There's an old saying in Washington: "Personnel is destiny."
In 1993, President Bill Clinton sealed the destiny of his health-reform plan when he chose his wife, Hillary Clinton, to head the effort, and his old friend, management consultant Ira Magaziner, to serve as her deputy. Neither of the two had lived long in Washington nor had either worked in Congress. Neither possessed standing relationships with powerful legislators or a deep understanding of the federal bureaucracy. But they had something else: undeniable brilliance. Tremendous analytical horsepower. They would -- President Clinton thought -- approach the policy problem with an outsider's perspective and synthesize dazzling new ideas and tested old concepts.
They did, but unmitigated disaster resulted. Clinton and Magaziner built a policy of exquisite delicacy and undeniable innovation, pairing managed care with managed competition to construct an elegant hybrid structure where the public sector and the private sector would toil in productive cooperation. The legislation stretched past 1,000 pages, was nearly impossible to explain, and lacked the support of either the relevant legislators or the American public.
Yesterday, in Chicago, Illinois, Barack Obama named the personnel for his own health-reform effort. Tom Daschle, the former majority leader of the United States Senate, will serve as both secretary of Health and Human Services and as director of the newly constituted White House Office of Health Reform. Jeanne Lambrew, the former top health-care staffer for the National Economic Council and the Office of Management and Budget, will serve as his deputy. Their presence ensures that Obama's effort to reform health care will follow a very different path than that of his Democratic predecessor.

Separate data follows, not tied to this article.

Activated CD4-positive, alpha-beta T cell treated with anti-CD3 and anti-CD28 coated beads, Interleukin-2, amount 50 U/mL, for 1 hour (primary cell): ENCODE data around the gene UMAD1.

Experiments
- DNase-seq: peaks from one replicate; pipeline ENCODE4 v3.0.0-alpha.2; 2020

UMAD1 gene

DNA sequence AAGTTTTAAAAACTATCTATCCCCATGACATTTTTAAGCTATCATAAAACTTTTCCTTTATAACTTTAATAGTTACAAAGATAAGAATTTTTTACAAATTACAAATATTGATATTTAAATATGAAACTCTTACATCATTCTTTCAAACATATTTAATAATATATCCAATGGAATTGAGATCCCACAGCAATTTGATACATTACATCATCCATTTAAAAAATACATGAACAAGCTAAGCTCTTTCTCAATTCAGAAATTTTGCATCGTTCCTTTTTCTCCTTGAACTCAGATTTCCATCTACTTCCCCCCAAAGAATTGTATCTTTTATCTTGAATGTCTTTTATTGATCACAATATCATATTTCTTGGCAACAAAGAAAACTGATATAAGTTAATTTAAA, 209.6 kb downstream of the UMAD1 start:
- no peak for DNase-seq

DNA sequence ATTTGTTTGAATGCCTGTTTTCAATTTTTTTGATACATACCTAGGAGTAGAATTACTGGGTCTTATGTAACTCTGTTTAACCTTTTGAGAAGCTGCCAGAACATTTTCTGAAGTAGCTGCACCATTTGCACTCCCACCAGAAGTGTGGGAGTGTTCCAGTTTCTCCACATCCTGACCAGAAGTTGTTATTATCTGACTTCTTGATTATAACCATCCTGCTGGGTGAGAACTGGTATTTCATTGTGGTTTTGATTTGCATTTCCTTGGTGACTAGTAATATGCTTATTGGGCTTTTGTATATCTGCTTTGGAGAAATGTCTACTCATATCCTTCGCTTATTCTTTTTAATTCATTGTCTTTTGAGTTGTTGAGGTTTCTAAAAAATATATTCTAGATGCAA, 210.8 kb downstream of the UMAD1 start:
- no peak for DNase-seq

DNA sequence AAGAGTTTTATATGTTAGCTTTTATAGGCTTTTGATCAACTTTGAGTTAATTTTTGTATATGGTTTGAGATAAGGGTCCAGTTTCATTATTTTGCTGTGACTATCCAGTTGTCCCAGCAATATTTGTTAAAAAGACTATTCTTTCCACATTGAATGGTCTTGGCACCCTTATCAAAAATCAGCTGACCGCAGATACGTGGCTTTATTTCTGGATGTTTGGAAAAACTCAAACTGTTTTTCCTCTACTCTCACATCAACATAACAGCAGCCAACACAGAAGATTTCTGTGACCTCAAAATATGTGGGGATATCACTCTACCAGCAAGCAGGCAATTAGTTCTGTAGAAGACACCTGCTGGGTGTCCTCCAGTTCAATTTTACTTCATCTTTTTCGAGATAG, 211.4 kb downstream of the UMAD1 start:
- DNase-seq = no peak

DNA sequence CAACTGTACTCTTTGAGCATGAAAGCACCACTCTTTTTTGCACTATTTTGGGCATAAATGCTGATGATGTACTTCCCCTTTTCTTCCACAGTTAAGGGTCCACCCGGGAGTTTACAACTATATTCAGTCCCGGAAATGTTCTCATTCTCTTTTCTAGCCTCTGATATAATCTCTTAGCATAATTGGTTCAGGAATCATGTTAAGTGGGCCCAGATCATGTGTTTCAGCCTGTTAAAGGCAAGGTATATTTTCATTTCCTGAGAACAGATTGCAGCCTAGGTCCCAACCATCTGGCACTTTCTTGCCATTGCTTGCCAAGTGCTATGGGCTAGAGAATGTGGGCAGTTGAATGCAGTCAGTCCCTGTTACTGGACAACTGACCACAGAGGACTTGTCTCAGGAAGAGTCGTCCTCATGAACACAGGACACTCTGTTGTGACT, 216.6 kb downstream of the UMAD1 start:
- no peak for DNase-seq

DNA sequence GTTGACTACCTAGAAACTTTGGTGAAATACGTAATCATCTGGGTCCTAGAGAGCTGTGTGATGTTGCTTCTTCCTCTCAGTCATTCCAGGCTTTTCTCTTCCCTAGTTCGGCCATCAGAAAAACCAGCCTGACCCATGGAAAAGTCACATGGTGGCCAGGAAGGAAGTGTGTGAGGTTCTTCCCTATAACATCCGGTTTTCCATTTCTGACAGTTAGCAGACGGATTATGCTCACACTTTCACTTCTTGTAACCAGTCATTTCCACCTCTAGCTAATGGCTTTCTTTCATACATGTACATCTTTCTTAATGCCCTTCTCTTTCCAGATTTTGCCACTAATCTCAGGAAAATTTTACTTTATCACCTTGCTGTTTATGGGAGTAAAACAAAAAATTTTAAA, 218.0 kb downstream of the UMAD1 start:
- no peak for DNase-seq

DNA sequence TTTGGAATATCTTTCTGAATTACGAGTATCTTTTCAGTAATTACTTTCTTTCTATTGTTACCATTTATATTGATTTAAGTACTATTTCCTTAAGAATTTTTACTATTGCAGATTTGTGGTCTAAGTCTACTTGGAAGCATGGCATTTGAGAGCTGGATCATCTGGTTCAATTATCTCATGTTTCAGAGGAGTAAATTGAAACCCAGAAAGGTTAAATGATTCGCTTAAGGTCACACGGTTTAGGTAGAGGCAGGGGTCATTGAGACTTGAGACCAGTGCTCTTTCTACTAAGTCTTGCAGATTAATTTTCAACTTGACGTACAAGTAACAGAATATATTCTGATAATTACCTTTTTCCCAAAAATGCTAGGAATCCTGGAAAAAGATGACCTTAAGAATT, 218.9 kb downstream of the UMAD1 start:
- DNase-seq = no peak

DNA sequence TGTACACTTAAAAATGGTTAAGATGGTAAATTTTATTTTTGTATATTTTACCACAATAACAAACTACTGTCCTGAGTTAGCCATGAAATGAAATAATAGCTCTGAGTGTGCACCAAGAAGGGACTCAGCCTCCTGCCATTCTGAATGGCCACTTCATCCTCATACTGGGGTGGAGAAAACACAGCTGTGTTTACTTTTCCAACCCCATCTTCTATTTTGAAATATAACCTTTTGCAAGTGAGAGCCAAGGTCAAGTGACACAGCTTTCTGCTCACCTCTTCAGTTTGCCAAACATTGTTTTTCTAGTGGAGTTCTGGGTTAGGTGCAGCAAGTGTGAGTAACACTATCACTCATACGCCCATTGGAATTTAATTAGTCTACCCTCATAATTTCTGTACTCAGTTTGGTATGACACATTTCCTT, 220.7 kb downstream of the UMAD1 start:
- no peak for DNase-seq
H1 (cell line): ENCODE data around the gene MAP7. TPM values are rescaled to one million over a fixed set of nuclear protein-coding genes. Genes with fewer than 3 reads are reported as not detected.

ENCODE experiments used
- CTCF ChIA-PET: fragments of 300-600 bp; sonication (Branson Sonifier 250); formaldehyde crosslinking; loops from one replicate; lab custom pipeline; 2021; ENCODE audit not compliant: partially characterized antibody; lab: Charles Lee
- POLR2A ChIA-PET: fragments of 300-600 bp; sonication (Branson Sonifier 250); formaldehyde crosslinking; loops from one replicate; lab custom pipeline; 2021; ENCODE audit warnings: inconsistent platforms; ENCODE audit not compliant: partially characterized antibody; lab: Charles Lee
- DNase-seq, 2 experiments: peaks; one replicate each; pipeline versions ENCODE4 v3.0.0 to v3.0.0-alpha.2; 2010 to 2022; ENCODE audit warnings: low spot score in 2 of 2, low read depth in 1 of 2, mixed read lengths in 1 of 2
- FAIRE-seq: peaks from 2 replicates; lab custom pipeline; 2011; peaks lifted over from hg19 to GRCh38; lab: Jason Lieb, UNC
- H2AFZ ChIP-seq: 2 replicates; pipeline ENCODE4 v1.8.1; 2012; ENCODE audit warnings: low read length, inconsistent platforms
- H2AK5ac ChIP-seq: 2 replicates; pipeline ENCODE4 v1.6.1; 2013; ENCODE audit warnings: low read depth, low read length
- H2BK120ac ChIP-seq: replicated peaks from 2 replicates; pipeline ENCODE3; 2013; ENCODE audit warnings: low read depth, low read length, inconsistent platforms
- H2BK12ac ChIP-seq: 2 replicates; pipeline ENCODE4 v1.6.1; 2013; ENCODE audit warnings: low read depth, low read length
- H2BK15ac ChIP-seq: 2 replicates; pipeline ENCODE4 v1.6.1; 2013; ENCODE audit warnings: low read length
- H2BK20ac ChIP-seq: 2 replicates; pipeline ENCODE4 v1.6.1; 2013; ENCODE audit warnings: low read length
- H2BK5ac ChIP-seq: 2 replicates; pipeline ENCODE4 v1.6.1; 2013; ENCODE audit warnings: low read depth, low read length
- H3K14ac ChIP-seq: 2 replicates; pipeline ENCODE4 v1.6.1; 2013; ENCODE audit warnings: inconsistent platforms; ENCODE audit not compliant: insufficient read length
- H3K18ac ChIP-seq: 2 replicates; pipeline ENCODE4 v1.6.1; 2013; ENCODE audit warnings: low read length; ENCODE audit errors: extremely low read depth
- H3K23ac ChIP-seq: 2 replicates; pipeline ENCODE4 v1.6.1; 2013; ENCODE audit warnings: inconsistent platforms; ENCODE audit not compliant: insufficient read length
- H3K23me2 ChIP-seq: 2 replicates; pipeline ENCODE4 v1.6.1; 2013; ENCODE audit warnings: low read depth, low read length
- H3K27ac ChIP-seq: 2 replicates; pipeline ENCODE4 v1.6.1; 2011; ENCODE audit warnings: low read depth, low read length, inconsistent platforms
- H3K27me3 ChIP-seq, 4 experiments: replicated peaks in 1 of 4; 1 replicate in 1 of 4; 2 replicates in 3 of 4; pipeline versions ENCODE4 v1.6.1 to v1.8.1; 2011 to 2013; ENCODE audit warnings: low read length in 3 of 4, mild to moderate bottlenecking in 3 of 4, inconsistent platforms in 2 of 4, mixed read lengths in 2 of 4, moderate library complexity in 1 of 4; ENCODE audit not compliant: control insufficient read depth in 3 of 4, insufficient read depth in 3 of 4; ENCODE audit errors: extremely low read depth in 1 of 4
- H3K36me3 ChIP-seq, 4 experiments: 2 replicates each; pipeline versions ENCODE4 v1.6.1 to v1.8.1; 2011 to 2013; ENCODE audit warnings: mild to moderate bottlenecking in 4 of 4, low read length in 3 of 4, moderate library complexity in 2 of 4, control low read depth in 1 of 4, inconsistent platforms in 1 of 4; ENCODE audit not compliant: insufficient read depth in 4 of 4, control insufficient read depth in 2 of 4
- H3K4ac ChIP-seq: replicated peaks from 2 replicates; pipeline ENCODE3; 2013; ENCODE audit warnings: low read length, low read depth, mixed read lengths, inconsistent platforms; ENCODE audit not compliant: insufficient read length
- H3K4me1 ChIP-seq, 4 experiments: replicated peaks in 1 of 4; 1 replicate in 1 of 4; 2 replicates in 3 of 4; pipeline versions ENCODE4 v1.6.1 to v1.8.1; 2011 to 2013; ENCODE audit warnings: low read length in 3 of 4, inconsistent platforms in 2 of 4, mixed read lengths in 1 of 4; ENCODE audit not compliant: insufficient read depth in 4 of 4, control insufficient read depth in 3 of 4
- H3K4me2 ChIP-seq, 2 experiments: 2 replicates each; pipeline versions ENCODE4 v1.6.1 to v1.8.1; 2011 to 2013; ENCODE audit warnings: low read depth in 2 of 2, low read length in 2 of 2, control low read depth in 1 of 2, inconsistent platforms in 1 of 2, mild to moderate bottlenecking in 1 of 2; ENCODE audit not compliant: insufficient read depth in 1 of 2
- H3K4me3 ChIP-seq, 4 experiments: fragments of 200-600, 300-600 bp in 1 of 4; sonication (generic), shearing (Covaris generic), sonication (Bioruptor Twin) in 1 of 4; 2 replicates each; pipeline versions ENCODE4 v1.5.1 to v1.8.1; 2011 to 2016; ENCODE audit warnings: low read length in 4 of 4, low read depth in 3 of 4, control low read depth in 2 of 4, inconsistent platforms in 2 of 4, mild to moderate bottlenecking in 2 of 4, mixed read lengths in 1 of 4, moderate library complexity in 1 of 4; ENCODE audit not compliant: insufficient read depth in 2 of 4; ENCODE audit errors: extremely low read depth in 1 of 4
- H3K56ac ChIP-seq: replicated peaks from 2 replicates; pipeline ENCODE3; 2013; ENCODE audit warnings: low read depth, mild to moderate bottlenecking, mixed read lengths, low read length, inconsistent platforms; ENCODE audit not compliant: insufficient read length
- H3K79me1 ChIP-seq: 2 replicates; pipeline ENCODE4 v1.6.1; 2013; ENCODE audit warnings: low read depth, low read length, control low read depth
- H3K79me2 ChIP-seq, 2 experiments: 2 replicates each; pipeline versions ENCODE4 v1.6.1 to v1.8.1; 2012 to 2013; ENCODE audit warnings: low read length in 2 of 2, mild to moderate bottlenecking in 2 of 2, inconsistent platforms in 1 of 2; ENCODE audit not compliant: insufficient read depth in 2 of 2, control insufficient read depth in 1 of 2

The mistakes of the 1994 health-care reform were predictable the moment Magaziner was unveiled as its architect. Peter Gosselin, writing in The Boston Globe, noted Magaziner's tendency to produce "mammoth policy studies conducted under the auspices of big bi-partisan commissions that don't just make recommendations, but come up with entirely new language for talking about problems." This has since become the standard explanation for what doomed the Clinton plan. The lumbering, bureaucratic approach produced a proposal few understood and none desired. But Gosselin wasn't writing a postmortem. He wasn't even writing about the health-care battle. He was profiling Magaziner in November of 1992, before Magaziner had any involvement in health-care at all.
Hillary Clinton, meanwhile, created a different set of problems. Whip smart and a tireless campaigner, her presence atop the effort was meant to signal its importance to the president. But she also had a chilling effect on the administration's deliberative process. You can tell the president's health-care adviser that he's full of shit. You can't say that to the president's wife. And so few did. As discussion inevitably turned to disagreement, the process sprung a thousand leaks. Better to let the president know your objections through an anonymous quotation on the front page of the The New York Times than risk angering his life partner.